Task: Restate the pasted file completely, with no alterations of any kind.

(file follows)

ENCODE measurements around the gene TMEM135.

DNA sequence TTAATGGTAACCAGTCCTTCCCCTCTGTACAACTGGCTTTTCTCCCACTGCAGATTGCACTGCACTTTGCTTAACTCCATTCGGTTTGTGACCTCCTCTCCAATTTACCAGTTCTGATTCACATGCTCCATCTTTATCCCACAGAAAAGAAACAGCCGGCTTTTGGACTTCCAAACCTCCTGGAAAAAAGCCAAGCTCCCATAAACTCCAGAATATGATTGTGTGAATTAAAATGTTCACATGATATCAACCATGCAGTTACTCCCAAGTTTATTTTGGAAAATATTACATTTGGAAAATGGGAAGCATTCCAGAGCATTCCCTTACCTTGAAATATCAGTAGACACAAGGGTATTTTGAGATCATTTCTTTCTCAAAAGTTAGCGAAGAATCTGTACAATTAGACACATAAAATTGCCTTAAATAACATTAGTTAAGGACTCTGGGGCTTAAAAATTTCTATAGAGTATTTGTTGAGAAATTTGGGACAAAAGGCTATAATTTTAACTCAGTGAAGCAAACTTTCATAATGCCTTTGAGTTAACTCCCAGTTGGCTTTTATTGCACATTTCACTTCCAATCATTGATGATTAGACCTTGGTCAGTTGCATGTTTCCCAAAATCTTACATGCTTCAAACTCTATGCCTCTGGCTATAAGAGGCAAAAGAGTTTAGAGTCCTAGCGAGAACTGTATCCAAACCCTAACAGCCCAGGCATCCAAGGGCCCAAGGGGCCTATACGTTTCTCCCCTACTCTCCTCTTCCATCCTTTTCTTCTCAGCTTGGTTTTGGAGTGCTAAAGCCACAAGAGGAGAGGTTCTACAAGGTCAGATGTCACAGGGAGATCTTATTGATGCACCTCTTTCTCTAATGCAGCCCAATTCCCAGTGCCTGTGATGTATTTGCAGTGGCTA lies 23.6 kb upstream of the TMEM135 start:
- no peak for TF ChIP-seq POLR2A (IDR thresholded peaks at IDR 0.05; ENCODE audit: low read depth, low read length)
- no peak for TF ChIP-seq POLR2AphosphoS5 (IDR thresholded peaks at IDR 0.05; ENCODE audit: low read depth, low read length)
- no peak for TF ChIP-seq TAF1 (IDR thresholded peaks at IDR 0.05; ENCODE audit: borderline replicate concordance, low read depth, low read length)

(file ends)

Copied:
ENCODE measurements around the gene TMEM135.

DNA sequence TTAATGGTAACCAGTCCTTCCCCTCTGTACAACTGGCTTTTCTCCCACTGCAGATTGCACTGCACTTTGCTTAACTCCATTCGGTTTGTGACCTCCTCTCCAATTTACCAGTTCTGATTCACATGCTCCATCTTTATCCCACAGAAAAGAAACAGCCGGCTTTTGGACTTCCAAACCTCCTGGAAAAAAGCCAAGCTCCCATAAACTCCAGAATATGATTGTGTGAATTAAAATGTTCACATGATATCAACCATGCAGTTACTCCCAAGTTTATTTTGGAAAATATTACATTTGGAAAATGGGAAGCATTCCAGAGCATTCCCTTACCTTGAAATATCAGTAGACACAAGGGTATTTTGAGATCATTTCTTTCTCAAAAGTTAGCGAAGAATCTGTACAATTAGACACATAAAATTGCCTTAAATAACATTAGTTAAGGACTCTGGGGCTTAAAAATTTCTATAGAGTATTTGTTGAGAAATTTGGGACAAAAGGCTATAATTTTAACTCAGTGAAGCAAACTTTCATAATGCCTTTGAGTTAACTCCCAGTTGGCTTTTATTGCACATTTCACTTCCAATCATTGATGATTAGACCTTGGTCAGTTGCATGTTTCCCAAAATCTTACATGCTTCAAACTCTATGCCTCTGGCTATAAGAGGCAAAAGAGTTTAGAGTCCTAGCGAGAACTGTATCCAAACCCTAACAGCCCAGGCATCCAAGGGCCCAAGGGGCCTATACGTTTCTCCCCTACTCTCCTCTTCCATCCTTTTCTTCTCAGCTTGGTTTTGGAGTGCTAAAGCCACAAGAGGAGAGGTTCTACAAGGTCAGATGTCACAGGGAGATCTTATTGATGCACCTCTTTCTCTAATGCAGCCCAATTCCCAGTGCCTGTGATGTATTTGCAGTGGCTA lies 23.6 kb upstream of the TMEM135 start:
- no peak for TF ChIP-seq POLR2A (IDR thresholded peaks at IDR 0.05; ENCODE audit: low read depth, low read length)
- no peak for TF ChIP-seq POLR2AphosphoS5 (IDR thresholded peaks at IDR 0.05; ENCODE audit: low read depth, low read length)
- no peak for TF ChIP-seq TAF1 (IDR thresholded peaks at IDR 0.05; ENCODE audit: borderline replicate concordance, low read depth, low read length)